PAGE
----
This week's slate of games appears to be the weakest of the season so far, but that doesn't necessarily mean nothing will occur that will shake up the national title or Heisman Trophy picture. In fact, even when fans think everything will go according to form, something zany usually happens. Just look at the Big Ten, which went from a predictable, humdrum conference to a dramatic and completely up-in-the-air conference in two months.
We'll attempt to measure just how difficult it is to predict outcomes, even on what appears to be a no-thrills Saturday. Call this a battle among man and beast, computer and currency. Each will predict the outcomes of the two best games from the five best conferences. On Monday, we'll reveal the results.
A college football reporter's predictions, obviously, were based on his knowledge of the teams, gut instinct and unavoidable biases. A computer -- a popular college football video game on PlayStation 2 -- simulated all 10 games, deciding outcomes based on an array of statistics, player ratings and advantages of various home fields. A coin flip decided the outcomes based on random selection, heads or tails.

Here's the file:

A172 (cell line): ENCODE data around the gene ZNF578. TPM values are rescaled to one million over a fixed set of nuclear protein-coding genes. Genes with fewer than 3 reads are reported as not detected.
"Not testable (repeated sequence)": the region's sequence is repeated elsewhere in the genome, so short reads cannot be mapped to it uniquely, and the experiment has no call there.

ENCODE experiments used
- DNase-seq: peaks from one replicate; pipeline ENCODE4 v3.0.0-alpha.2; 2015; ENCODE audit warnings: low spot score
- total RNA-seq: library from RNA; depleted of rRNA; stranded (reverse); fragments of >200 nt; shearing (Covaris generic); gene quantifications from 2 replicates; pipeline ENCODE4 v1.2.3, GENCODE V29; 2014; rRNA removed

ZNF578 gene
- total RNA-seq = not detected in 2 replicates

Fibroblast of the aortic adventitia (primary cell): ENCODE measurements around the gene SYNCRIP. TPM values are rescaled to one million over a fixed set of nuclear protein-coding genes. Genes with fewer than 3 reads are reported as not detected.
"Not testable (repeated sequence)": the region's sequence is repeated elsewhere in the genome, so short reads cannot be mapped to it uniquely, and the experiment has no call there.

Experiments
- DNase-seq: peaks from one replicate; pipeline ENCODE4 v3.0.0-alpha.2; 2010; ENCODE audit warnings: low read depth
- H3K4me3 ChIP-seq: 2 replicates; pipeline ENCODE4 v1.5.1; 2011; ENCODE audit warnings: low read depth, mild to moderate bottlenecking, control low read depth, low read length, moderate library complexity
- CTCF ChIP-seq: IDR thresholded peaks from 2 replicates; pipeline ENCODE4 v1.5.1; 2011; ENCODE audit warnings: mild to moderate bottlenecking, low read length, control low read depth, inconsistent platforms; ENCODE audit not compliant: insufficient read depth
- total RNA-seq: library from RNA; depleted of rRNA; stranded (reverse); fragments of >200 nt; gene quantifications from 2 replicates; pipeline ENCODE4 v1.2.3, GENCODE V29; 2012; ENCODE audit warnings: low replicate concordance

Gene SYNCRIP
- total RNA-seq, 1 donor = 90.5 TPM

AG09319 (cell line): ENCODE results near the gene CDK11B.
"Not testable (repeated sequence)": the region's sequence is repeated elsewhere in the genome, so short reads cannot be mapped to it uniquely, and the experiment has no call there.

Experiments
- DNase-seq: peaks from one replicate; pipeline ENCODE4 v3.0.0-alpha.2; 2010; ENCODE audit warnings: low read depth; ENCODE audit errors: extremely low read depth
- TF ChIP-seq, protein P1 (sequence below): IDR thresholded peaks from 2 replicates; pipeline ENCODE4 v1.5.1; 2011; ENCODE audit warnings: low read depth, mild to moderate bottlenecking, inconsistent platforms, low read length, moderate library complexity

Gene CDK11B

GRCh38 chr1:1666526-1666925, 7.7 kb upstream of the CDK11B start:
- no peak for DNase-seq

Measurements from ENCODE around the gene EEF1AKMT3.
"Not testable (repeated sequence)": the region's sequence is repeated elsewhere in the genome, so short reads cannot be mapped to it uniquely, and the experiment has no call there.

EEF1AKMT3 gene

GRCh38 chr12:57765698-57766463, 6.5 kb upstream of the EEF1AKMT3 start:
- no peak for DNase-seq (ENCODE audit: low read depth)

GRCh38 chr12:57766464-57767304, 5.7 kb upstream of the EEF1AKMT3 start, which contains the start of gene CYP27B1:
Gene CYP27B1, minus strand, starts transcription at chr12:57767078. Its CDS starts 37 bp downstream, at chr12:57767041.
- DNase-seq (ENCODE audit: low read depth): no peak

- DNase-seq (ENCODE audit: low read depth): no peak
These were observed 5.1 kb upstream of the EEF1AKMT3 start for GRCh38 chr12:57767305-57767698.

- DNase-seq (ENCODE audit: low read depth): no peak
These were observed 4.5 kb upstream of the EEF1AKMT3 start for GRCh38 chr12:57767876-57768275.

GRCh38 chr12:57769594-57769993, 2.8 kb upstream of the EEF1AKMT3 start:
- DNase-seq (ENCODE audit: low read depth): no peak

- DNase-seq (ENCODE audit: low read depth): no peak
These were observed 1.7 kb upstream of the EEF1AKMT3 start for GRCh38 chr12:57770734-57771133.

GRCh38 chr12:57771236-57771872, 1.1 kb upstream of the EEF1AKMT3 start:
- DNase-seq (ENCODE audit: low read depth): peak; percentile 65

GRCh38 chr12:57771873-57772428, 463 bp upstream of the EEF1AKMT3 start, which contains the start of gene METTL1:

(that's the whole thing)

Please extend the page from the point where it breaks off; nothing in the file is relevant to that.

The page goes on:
Which brings us to Judy the cat, who made her picks thusly:
On Thursday evening, an identical amount of canned tuna was placed in two identical cereal bowls (orange), each fresh from the dishwasher. The bowls were then placed atop media guides from opposing schools an equal distance from Judy, who then made her pick. After three choices, she got bored with tuna, and her caretaker drove to the grocery store to get turkey lunchmeat, another of her favorites. This was good for three more choices before she got bored. Yesterday morning, before her breakfast, the process was repeated until she had picked all 10 games.
The feline presumably used the same carefree thought process a person uses when deciding which sock to put on first, which might be all it takes to best forecast the direction of the college football season.
-- Eric Prisbell
Yes, you heard right. Cat got your tongue?